These findings correlated with those of Leichtfried et al (2016) and Karinen et al (2010) in identifying a predictive correlation between SpO2 and AMS development. However, Faulhaber et al (2014) reported data only from an altitude of 4500 m, unlike Leichtfried et al (2016) and Karinen et al (2010), who investigated a range of altitudes. The disparity in elevations limits the generalisation of the findings from the former in comparison to the data from the latter two studies (Branch and Pennypacker, 2013).
© ©UNSPLASH/MARTIN JERNBERG
Currently there is no accurate way to predict acute mountain sickess which is common among those ascending high altitudes
A second limitation is that Faulhaber's group conducted their observations in a simulated normobaric chamber. In a systematic literature review, Coppel et al (2015) identified physiological differences between hypobaric and normobaric environments, so comparability is limited. Moreover, Millet et al (2012) suggest that AMS incidence is different in the two pressure contexts. Since Faulhaber et al (2014) did not perform their study in either a hypobaric or high-altitude environment, external validity and generalisability of the findings are limited (Branch and Pennypacker, 2013; Heale and Twycross, 2015).
Pulse oximetry accuracy at high altitude
A pulse oximeter is a non-invasive diagnostic tool used routinely in high-altitude medicine to measure SpO2 (Luks et al, 2019). Since the parameter is heavily influenced by factors including temperature, irregular breathing patterns and subjective SpO2 value interpretations, contemporary researchers have investigated the extent to which pulse oximeters provide an accurate measurement of SpO2 at high altitude (Luks and Swenson, 2011; Basnyat, 2014; Luks et al, 2019).
Tannheimer and Lechner (2019) conducted a retrospective study to evaluate whether visually interpreted mean SpO2 matched computer-generated mean SpO2 at an altitude of 6013 m. Participants performed their measurements using a PalmSat2500 (Nonin, Plymouth, Minnesota, US) placed on a fingertip. SpO2 measurements were taken visually over three minutes and compared against an automated mean generated by readings taken every 4 seconds over the same time period. The study showed a strong correlation (R2=0.98; P<0.0001) between visual mean SpO2 and automated mean SpO2. This relationship suggests that visual SpO2 interpretation is highly accurate.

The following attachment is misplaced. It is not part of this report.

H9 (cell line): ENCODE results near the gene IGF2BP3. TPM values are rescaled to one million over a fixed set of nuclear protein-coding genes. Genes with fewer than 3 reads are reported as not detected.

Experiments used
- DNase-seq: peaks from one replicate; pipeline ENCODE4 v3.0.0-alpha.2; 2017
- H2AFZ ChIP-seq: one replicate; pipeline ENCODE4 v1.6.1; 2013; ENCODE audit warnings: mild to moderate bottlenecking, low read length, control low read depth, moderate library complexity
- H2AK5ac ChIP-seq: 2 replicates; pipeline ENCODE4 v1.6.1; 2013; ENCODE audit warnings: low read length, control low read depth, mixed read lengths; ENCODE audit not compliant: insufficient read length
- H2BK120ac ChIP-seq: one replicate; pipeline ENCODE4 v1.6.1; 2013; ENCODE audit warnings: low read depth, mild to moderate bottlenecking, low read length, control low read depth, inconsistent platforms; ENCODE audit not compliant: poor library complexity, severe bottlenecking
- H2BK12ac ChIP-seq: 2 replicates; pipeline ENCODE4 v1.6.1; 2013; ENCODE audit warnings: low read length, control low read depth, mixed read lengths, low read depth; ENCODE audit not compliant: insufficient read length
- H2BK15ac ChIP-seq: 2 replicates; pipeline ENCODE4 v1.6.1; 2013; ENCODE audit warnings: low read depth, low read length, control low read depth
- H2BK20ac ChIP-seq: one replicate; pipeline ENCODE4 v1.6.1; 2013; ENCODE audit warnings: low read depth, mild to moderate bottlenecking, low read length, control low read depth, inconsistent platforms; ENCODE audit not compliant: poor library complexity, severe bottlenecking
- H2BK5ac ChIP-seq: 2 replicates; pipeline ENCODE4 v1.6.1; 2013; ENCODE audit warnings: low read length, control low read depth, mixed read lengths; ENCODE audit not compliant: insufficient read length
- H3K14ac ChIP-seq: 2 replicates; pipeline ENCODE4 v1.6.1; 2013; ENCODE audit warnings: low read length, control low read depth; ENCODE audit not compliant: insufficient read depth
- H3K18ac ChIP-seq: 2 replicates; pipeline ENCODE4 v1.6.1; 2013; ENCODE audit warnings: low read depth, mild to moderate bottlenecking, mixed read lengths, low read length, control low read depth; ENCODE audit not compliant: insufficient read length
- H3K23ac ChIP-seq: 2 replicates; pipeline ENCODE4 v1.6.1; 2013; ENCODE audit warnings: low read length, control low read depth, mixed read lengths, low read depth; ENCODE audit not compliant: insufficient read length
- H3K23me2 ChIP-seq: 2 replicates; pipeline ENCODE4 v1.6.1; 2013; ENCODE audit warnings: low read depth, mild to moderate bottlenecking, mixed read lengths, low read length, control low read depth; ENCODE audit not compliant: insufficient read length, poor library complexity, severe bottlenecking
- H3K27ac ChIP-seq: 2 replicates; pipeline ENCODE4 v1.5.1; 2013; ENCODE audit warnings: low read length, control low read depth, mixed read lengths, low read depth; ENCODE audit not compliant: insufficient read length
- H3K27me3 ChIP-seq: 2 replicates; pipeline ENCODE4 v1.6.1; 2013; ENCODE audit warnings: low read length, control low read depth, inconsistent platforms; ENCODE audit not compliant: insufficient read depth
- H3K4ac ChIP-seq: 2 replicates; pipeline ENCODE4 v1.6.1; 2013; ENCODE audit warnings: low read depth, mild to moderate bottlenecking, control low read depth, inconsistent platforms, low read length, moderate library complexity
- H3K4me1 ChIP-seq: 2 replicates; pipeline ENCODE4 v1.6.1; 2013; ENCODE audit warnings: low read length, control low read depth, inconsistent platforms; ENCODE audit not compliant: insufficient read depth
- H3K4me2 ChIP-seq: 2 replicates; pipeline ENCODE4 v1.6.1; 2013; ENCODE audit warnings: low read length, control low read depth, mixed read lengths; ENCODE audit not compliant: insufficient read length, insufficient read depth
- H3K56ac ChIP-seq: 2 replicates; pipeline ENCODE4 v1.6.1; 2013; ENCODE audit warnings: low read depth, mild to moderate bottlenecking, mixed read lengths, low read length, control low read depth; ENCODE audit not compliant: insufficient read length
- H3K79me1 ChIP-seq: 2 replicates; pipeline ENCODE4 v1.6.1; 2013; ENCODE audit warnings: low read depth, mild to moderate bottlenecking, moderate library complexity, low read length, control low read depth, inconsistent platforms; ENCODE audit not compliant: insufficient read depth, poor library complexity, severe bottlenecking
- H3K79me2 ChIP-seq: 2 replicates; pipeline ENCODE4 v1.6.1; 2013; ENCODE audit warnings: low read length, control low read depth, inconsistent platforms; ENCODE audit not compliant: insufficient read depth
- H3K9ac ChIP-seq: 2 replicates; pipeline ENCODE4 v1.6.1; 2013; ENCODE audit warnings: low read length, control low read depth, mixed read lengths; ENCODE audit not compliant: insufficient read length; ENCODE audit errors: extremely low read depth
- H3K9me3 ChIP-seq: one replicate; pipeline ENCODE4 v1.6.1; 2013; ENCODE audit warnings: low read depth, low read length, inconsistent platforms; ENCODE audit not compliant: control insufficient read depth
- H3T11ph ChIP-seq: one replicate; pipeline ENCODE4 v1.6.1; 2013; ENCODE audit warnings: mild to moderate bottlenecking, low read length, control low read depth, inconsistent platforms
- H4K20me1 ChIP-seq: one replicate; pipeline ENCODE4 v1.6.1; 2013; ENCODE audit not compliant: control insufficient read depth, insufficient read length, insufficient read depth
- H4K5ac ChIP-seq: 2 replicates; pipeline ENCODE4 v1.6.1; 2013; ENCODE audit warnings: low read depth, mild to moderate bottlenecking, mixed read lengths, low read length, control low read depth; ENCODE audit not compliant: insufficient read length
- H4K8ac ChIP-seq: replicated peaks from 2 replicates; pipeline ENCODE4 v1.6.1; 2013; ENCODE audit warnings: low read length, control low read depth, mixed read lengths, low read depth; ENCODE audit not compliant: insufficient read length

One notable strength of the above study is that participants were experienced in pulse oximetry and had received training at an altitude of 3372 m before the study started. The data set was potentially more accurate and reliable as participants were practically competent at measuring and recording SpO2. Despite this strength, the study sample size of just four participants dramatically limits reliability (Hackshaw, 2008). Moreover, as all participants were experienced, generalisability of data to laypersons or comparison with studies that recruited only lay people is not possible. A further limitation is the lack of a control group, which limits the internal validity of the data set as the findings could be neither proved nor disproved (Parahoo, 2014).
Ross et al (2013) overcame this limitation in a quantitative volunteer study by comparing pulse oximetry to arterial blood gas (ABG) data. They appraised the accuracy of two probe devices, the Nonin PalmSAT 2500 and the Nonin Onyx 9500, and five probe attachments, namely the Nonin PalmSAT 2500 device, the Nonin PalmSAT 8000AA, the 8000SM finger probe, the Nonin PalmSAT 8000Q ear probe and the Nonin PalmSAT 8000R forehead probe, in comparison to ABG. The PalmSAT 8000SM finger probe was the most accurate and exhibited a mean difference of 2.17% with a standard deviation of 2.56% (95% CI [1.42–2.92]) compared with ABG. These authors concluded there was no statistical difference between the accuracy of pulse oximetry and ABG at an altitude of 2100 m; this is in keeping with the data presented by Tannheimer and Lechner (2019).
The main limitation was that only one brand of pulse oximeter was used, which resulted in a narrow data set. It could be argued that Tannheimer and Lechner (2019) suffered the same limitation. As only the Nonin pulse oximeter was used in both studies, the significance of the comparison is limited and the generalisability of findings reduced.
In contrast to the above two studies, which concluded in favour of the accuracy of pulse oximeters, Milner and Mathews (2012) found notable limitations. In a quantitative volunteer study, these researchers used a Lightman spectrometer to investigate the emission spectra of the light-emitting diodes in 847 pulse oximeters in 29 UK NHS hospitals. It was determined that 10.5% (89/847) had a fault so produced inaccurate measurements; these oximeters were excluded from further investigation. Of the remaining devices, 23.3% (169/758) had an error that caused an inaccurate SpO2 measurement of >4% between SpO2 readings of 70–100%; 9.2% (70/758) produced a measurement error of <4% between 80% and 100%. In total, 258 of the 847 pulse oximeters failed to perform to the manufacturer's specifications, raising significant concerns regarding the accuracy of portable pulse oximeters.